Warranty & Endurance

Corsair covers the Force LE200 with a three-year warranty. Oddly, both capacities have the same 30TB endurance rating, which we've encountered before with SSDs from other manufacturers. We reached out to Corsair to verify the rating.


The Force LE200's package is similar to the Force LE we recently tested. This is Corsair's standard package design inside and out. We found some performance and warranty information listed on the packaging.

A Closer Look

The drive is fairly standard. It employs a 7mm Z-height (thickness) for compatibility with nearly every desktop and notebook available, sans M.2-only Ultrabook designs. The Force LE200 uses the Phison S11 reference design, which consists of the 2-channel controller and four packages of Toshiba 15nm TLC.


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Chris Ramseyer
Chris Ramseyer is a Contributing Editor for Tom's Hardware US. He tests and reviews consumer storage.
  • hdmark
    Am i missing something or is this pricing way too high even for release? an 850 evo is 8$ more right now on amazon and crucials mx300 275gb is retail at 99$. Shouldnt the initial price have to be much lower considering the performance drop?
    the 70$ price by june might make it more reasonable?
  • Snipergod87
    The product at this price point doesn't make sense when you can an 850 EVO 250 GB for a few dollars more, also the 30TB of endurance is rather weak.
  • Andrew_190
    ummmm im right there with HDMARK i know SSD (well RAM in general) has gone up for reasons that don't make sense (illuminati) as just a few months ago i was grabbing Crucial 275 drives for around 80 and and there 525GB drives i grabbed for 120. So how is this entry level???????????
  • Co BIY
    Is an NMVe capable SSD that is also SATA backward compatible technologically reasonable or would the cost of two interface capabilities be excessive?

    Does the DRAM savings really make that much of a difference ?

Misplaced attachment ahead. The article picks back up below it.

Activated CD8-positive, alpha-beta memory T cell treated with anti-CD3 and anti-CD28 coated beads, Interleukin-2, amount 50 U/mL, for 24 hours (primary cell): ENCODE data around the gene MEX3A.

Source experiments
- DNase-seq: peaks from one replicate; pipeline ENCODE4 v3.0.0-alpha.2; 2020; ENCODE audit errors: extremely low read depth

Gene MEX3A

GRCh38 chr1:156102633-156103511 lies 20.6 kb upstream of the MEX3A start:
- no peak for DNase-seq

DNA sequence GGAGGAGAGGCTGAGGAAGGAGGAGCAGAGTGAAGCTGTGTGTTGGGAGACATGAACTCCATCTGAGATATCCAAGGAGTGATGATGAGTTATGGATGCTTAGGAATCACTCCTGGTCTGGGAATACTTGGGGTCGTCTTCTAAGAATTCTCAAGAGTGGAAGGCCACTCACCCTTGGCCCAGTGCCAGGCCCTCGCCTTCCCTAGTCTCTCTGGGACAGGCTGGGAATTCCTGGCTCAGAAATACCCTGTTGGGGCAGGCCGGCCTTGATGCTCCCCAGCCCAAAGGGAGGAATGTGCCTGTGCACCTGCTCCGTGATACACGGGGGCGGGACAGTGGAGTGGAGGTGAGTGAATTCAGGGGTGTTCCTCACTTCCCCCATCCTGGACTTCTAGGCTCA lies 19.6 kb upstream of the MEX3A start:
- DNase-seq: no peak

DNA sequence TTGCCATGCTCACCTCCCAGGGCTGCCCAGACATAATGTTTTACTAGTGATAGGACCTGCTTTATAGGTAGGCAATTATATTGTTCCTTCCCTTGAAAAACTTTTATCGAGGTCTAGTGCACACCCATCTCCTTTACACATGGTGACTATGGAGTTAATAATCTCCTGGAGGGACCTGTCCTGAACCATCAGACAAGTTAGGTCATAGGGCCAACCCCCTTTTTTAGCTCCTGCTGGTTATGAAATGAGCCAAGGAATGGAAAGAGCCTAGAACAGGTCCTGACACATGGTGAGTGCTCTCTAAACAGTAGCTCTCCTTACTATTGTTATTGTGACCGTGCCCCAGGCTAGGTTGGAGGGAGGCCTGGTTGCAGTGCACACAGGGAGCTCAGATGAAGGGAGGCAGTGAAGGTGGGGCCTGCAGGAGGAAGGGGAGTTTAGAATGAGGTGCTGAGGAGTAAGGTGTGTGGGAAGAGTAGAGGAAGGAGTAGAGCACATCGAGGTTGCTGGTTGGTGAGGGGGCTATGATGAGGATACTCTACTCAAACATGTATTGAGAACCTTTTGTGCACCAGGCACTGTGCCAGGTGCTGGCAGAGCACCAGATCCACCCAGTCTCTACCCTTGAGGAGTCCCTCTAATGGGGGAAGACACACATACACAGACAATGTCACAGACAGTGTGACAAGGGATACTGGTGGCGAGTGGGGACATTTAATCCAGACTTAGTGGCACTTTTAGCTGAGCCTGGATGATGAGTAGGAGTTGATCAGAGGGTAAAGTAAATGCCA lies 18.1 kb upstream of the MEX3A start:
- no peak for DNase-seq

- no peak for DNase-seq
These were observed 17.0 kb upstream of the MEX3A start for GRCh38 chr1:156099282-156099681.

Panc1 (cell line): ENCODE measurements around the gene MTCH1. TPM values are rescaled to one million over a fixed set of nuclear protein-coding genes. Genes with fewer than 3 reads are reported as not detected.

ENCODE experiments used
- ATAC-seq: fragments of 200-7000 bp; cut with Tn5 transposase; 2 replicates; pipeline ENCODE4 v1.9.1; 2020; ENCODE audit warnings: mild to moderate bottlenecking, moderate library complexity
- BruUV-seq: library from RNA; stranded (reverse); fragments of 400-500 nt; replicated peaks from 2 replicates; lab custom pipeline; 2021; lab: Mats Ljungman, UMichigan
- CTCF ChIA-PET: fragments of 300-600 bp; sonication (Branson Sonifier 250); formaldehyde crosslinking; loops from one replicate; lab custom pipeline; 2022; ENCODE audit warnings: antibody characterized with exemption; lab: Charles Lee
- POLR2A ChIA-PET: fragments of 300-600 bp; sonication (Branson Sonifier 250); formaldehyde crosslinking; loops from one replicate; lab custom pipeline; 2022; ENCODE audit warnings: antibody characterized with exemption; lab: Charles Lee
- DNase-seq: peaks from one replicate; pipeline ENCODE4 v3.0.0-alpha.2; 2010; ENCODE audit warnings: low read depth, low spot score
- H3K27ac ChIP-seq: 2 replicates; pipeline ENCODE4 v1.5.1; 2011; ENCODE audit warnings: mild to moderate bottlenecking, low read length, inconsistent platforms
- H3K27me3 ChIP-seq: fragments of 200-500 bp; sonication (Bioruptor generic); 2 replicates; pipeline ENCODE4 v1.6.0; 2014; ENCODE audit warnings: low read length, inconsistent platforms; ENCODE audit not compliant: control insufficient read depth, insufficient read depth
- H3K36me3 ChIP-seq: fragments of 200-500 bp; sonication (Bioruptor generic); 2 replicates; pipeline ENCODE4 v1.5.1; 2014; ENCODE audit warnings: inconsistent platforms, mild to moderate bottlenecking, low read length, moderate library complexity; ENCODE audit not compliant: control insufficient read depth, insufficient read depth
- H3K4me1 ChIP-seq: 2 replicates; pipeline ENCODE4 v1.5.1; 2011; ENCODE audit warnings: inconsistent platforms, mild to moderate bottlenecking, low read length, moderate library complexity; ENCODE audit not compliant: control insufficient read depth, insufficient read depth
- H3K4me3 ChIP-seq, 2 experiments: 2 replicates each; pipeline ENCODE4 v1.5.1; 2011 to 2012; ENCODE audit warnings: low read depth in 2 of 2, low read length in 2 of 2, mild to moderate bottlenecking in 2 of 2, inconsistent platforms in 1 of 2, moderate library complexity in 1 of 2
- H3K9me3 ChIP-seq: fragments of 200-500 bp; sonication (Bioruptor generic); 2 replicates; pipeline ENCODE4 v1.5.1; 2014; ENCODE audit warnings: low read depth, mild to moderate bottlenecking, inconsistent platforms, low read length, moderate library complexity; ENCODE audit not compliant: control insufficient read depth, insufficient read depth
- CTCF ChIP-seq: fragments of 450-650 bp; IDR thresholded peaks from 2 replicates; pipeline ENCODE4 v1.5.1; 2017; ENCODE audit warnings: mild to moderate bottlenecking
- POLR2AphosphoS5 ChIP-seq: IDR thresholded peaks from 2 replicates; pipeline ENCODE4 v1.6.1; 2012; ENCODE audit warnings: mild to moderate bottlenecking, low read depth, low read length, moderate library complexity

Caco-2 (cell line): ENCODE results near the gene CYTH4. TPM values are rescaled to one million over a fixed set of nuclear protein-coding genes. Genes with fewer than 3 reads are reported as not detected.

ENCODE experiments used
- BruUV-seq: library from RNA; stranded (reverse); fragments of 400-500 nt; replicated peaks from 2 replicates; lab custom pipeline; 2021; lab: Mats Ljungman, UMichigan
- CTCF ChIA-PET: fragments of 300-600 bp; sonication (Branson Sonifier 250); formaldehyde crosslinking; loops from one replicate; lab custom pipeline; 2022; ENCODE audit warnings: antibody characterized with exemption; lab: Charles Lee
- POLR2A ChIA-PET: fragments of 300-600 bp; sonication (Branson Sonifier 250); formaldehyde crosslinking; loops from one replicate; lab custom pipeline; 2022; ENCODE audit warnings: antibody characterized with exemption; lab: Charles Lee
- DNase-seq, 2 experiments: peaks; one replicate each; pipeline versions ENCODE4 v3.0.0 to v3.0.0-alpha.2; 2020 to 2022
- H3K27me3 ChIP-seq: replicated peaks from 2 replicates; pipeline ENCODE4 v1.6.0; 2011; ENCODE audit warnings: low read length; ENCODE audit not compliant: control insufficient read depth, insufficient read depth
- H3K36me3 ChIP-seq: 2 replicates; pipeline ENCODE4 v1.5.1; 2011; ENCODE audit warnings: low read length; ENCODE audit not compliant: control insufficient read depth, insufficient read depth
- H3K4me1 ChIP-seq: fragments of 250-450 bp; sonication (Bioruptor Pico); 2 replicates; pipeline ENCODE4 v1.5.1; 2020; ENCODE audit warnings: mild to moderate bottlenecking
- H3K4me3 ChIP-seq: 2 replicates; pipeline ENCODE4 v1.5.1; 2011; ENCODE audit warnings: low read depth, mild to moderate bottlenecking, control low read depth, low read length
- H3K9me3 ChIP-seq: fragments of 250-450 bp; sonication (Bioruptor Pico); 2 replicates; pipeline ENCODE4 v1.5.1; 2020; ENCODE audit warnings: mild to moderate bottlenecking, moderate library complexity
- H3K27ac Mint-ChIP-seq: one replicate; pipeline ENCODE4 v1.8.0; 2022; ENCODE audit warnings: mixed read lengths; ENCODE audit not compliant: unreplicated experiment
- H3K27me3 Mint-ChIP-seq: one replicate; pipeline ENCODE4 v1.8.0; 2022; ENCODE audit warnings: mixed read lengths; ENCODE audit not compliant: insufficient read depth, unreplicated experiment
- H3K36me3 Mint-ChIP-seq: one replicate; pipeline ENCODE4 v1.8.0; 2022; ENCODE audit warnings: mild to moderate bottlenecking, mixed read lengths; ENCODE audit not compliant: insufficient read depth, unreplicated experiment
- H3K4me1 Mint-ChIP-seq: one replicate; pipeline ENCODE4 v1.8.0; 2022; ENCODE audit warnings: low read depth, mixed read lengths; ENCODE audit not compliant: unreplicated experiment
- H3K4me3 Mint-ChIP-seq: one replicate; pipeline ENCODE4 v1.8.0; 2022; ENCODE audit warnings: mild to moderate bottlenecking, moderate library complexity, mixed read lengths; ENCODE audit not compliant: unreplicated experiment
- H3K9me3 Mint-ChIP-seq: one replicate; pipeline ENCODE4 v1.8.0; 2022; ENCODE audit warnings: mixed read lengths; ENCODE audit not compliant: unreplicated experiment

How are these DRAMless devices getting so much throughput with a single channel while the high end controllers need eight channels ? Is the scaling on additional channels efficient ?
  • 3ogdy
    $100 for 240GB? I know we're in the middle of a NAND shortage, but man...that is a lot for 240GB in 2017. That should be the price of a half-terabyte SSD.
  • blazorthon
    We keep talking about shortages and such, but the simple fact is that you can only have a chip shortage if the companies decide to not make enough to force the price up. If all of them decide to make less than enough at the same time, then it's obviously colusion if there isn't a huge disaster wiping out half of the factories, which there isn't (even the previous situation with hard drives was blown way out of proportion).
  • popatim
    IMO the price to beat is PNY's CS1311 which performs a bit better and at a lower cost...
  • Brian_R170
    19678120 said:
    We keep talking about shortages and such, but the simple fact is that you can only have a chip shortage if the companies decide to not make enough to force the price up. If all of them decide to make less than enough at the same time, then it's obviously colusion if there isn't a huge disaster wiping out half of the factories, which there isn't (even the previous situation with hard drives was blown way out of proportion).

    All NAND fabs combined can't make enough to satisfy the demand right now. They are all running at maximum capacity. Increasing yields (as mentioned in the article) will be the fastest way to increase supply. They can build more factories, but it takes a couple years and billions of $. They can switch to a better process technology, but that can take even longer and even more $.
  • littleleo
    I think the SK Hynix performs better and is at a great price $95.58 & FREE Shipping on Amazon. I've watched prices increase steadily since October with no end in sight. The shortages are real and the explanations have been given over and over. The Hard Drive factory disaster that hit WD and affected the whole hard drive segment was real too. We saw it coming and went through it and came out the other side.

    When I see people still in denial about the Nand shortage, and the HDD factory flooding. I just have to wonder why are they so uninformed to the point I think they must be joking and are just baiting people.
  • CRamseyer
    We just have a few more 6ish. Samsung ramps up a new fab between now and mid-July. Toshiba will have their new fab up between now and the start of next year and IMFT (Micron / Intel) are about to release 64-layer to double capacities again. In just a few short months we should see bit output nearly double. I think we will make a 6 month stop at pre-shortage prices and then the bottom will fall out as yields improve. I think 2TB SSDs will become fairly common by this time next year and 512GB will be the new starting point (where 256GB is today).